Numerous factors affect glucose levels and can be found in great detail here: https://diatribe.org/42-factors-affect-blood-glucose-surprising-update. Focusing on the types of insulin injected, timing of the dose, medication interaction, locations of the injection site, steroid administration, and niacin supplementation all can affect glucose levels.
- Over 7.4 million people in the United States use insulin.
- Insulin use in the United States varies by race and economic status: 14% of white people with diabetes use insulin, compared to 17% of Latinx people with diabetes and 20% of Black people with diabetes. 24% of people with diabetes who live below the poverty line use insulin.
- A single vial of insulin (1000 units) or a box of 5 insulin pens (1500 units) can cost over $400 without insurance.
- Although reforms are underway in many parts of the US, insulin costs are still prohibitively high for many people with diabetes. Reasons include the complexity of the pharmaceutical supply chain and the lack of generic substitutes. The American Diabetes Association (ADA) and Juvenile Diabetes Research Foundation (JDRF) have advocated for policy changes that would stop the trend of rising insulin costs and improve affordable access to insulin. Read the ADA policy statement on the issue here. And read the JDRF statement here.
- nability to afford insulin is the leading cause of diabetic ketoacidosis.
TYPE OF INSULIN USED MAY BE BASED ON YOUR INSURANCE PLAN
Insurance companies create contracts with pharmaceutical companies to get the best pricing for themselves and their plan participants. That means from year to year, it is possible the insulin you have been using may not be a preferred or cost-effective option for you any longer.
Generally speaking, switching within the same type of insulin (switching from a version of aspart to a version of lispro) should not have ANY impact on your glucose levels. However, there is always the possibility that there could be subtle differences. It may not be enough for your insurance company to cover it, though.
Bottom line: if your insurance plan changes you from one rapid-acting insulin to another, there usually is no danger in using your usual doses.
Reminder – there ARE insulin options that are available over-the-counter (without a prescription) – Regular (R) and NPH vials at Walmart (ReliOn) are <$30 per vial https://www.goodrx.com/healthcare-access/research/how-much-does-insulin-cost-compare-brands. IF you are in a pinch, cannot get in touch with your HCP office for an RX and to avoid DKA. HOWEVER, using R instead of rapid-acting, even for a short period of time, will have differing effects on glucose levels since it does not peak as quickly as rapid-acting insulin.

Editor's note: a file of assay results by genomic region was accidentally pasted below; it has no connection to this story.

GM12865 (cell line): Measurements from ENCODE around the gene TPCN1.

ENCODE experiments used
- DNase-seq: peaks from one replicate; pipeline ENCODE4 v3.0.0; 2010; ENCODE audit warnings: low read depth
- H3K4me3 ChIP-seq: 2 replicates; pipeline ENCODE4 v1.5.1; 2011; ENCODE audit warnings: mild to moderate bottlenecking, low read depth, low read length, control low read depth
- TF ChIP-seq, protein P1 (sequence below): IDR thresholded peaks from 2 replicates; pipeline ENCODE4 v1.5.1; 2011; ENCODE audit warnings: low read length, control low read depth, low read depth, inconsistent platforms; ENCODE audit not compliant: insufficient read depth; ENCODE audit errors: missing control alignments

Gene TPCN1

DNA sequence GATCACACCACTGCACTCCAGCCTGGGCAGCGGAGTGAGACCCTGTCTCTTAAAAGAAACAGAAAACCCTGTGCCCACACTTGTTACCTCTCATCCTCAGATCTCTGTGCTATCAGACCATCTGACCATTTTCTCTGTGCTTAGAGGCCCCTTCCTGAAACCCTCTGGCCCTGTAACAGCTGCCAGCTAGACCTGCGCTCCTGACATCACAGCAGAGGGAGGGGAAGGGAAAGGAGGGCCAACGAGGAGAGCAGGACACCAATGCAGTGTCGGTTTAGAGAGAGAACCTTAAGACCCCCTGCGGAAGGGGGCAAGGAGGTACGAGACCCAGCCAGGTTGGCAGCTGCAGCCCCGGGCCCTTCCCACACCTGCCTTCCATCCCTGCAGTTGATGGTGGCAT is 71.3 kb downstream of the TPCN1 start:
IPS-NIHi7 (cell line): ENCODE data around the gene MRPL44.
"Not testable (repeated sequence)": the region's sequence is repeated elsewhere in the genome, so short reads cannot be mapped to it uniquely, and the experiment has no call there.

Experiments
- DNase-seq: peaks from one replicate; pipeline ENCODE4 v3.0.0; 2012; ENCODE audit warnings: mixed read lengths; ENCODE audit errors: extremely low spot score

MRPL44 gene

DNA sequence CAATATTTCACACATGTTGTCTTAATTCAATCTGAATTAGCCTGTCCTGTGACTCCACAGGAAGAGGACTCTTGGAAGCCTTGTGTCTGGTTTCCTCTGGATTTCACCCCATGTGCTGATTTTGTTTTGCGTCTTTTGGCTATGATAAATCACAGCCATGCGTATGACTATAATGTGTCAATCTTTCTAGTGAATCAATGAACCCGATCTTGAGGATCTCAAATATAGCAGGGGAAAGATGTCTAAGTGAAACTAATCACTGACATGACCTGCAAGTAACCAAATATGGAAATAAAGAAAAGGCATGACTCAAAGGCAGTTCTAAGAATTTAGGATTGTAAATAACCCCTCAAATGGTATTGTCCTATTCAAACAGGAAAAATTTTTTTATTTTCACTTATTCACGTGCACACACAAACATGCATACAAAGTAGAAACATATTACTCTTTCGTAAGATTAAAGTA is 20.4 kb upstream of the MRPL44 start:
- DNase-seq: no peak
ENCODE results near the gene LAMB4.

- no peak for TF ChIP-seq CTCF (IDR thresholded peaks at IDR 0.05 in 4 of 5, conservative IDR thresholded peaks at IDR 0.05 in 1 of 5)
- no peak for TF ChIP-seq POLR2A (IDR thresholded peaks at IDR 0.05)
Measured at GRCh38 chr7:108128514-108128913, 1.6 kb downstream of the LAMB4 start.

- Frid A, Kreugel G, Grassi G, et al. New insulin delivery recommendations. Mayo Clinic Proc 2016;91:1231–1255
- Famulla, S. Hovelmann U, Fischer A. et al. Insulin Injection Into Lipohypertrophic Tissue: Blunted and More Variable Insulin Absorption and Action and Impaired Postprandial Glucose Control. Diabetes Care 2016;39:1486–1492
- Cefalu WT, Dawes DE, Gavlak G et al. Insulin access and affordability working group: Conclusions and recommendations. Diabetes Care 2018;41:1299–1311 | https://doi.org/10.2337/dci18-0019
- https://www.goodrx.com/healthcare-access/research/how-much-does-insulin- cost-compare-brands
Amy Hess Fischl, MS, RD, LDN, BC-ADM, CDCES, is an advanced practice dietitian and diabetes care and education specialist at the University of Chicago within the departments of pediatric and adult endocrinology. She speaks internationally on all diabetes topics, especially meal plan options for type 1 diabetes, insulin pumps, and continuous glucose monitors. She is actively involved in the American Diabetes Association, the Academy of Diabetes Care and Education Specialists, and the Academy of Nutrition and Dietetics, as well as several international groups for diabetes and pre-diabetes. She was named 2018 IL AADE Diabetes Educator of the Year and also received the 2018 Pan Arab Congress on Diabetes Award of Excellence for her contributions to diabetes care and education. Her dream vacation always includes diving with sharks.